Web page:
Trinidad and Tobago has now crossed the century mark in COVID-19 deaths, with 101 fatalities recorded as of yesterday (October 21). Seven months after recording its first case, the virus has rapidly spread across the country with 5,392 people now having been infected. Globally, over 40 million cases and over 1.1 million have succumbed to the virus.
In T&T, our COVID-19 story is separated into two phases. Phase one ran from March 12 to July 19, 2020. It was marked by imported cases and minimal local spread through primary contacts of COVID-positive patients. During this phase, T&T recorded eight deaths, one in Tobago and seven in Trinidad. Remarkably, these eight deaths occurred within two weeks from March 26 through April 6.
It is no secret that COVID-19 disproportionately impacts the elderly over any other demographic cohort. During phase one, this reigned true in T&T, with the eight people succumbing to the virus above the age of 55. Whether these deceased patients had comorbidities or pre-existing conditions, or their identities, were never disclosed, although the media was able to identify a few of the victims.
T&T then went 129 days until the next death was recorded a few weeks after what Chief Medical Officer Dr Roshan Parasram dubbed phase two from July 20 onwards. This phase marked significant changes to the medical landscape across the country. T&T’s COVID-19 transmission classification quickly moved from sporadic spread to clusters of cases and ultimately, on August 14, we officially had community spread.
Since August 14, there has been a steady climb in our death toll, averaging just over one a day. With the death toll now at 101, who has been affected and died in our second phase? As of the latest demographic update from the Ministry of Health, more males have tested positive than the female population, at 52.8% males versus 47.2% females. However, when looking at the death toll, the largest proportion of deaths are males at 74.4%, while 25.3% are females.
According to a study published by the US National Institutes of Health, titled Coronavirus: Why Men are More Vulnerable to COVID-19 Than Women, men have higher morbidity to COVID-19. The study explained that the increased morbidity could be due to the higher expression of the angiotensin-converting enzyme-2 (ACE-2), a receptor for coronavirus, and sex-based differences in the immune system.
Beyond biology, the study also claimed this mortality difference may also be due to the difference in lifestyle amongst genders, as men have higher levels of smoking or drinking than women. It also noted that men tend to have a more irresponsible attitude toward COVID-19 measures than women, with lapses in handwashing, wearing face masks and staying at home.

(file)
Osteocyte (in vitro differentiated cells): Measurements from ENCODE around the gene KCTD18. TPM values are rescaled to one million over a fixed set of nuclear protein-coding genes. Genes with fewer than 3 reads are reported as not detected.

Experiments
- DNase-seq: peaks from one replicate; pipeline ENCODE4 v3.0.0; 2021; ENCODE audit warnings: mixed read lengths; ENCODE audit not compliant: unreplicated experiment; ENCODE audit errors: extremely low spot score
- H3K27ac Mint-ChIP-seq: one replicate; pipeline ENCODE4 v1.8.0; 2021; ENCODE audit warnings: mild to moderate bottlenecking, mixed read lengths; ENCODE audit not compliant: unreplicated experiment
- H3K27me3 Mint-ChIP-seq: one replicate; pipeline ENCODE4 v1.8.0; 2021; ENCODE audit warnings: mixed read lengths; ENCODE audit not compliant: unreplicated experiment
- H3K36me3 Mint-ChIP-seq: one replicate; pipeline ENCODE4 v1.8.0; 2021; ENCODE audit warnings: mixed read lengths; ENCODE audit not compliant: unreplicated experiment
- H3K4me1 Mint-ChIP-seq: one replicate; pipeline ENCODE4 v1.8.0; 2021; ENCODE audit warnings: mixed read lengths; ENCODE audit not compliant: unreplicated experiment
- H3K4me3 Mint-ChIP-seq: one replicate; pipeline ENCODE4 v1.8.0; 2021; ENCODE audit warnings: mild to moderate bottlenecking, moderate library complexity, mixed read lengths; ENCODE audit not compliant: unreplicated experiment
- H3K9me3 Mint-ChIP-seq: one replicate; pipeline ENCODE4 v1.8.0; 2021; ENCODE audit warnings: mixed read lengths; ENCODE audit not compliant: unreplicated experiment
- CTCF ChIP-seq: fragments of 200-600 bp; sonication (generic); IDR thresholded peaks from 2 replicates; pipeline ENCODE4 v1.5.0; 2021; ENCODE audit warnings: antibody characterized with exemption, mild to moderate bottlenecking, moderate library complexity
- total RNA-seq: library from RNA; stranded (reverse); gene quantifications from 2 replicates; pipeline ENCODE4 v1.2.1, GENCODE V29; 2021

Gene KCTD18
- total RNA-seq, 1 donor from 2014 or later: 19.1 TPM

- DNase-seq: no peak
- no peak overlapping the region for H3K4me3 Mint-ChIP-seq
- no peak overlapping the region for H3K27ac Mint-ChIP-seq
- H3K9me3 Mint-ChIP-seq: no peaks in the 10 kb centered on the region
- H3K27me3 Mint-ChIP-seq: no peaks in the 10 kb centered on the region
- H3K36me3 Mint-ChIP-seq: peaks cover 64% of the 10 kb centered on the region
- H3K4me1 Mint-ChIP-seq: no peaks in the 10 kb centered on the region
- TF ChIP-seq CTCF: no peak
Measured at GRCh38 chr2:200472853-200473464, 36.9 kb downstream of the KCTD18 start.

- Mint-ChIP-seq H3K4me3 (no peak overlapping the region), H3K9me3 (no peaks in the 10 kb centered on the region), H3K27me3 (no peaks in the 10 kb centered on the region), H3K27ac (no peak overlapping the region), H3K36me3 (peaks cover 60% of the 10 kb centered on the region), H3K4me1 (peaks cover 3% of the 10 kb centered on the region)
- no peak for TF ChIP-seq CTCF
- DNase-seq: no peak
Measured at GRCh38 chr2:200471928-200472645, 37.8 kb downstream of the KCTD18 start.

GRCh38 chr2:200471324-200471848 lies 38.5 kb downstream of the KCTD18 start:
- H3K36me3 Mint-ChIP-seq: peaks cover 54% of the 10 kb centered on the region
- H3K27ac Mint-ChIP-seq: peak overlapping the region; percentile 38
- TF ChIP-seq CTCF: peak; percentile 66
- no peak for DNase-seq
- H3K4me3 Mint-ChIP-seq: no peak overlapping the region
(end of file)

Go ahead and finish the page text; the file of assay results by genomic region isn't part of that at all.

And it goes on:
While we have seen COVID-19 deaths in T&T from as young as 30-34, this age bracket only accounts for 11.6% of deaths to date. Ages 50 and above are mostly affected, with ages 70-79 accounting for the highest proportion of deaths, at 28.4% or approximately 27 people. The elderly continues to be the most affected population due to their pre-existing conditions or comorbidities. According to the Ministry of Health, by mid-September, 70 per cent of those who died had at least one comorbidity. In most cases, diabetes, hypertension or obesity, but in others, kidney disease, cardiac disease and cancer were also complicating factors.
This then begs the question, why did so many people have comorbidities? It turns out T&T has an unhealthy population.
According to the Chief Medical Officer Dr Roshan Parasram, 17% of the population has diabetes, 23% hypertension, 17% cancer and 9% has a cerebrovascular accident (or stroke). He also added, “There is a lot of correlation between people having hypertension and diabetes at the same time so if you have a population of a large burden of diabetes or hypertension, whatever it may be as a comorbid base. Of course, based on the infection that you get, it will be extremely difficult to isolate these people completely as a septate group.”
If you fall within this population, above the age of 50 with comorbidities, what should you do?
The CMO offered his advice, “We are asking that those persons knowing your particular situation, be extra cautious. Take the preventative measures, the public health measures in place, to avoid yourself from getting infected, and of course, if you have relatives that have these comorbid features, it augurs very well that you take extra caution to expose those individuals.”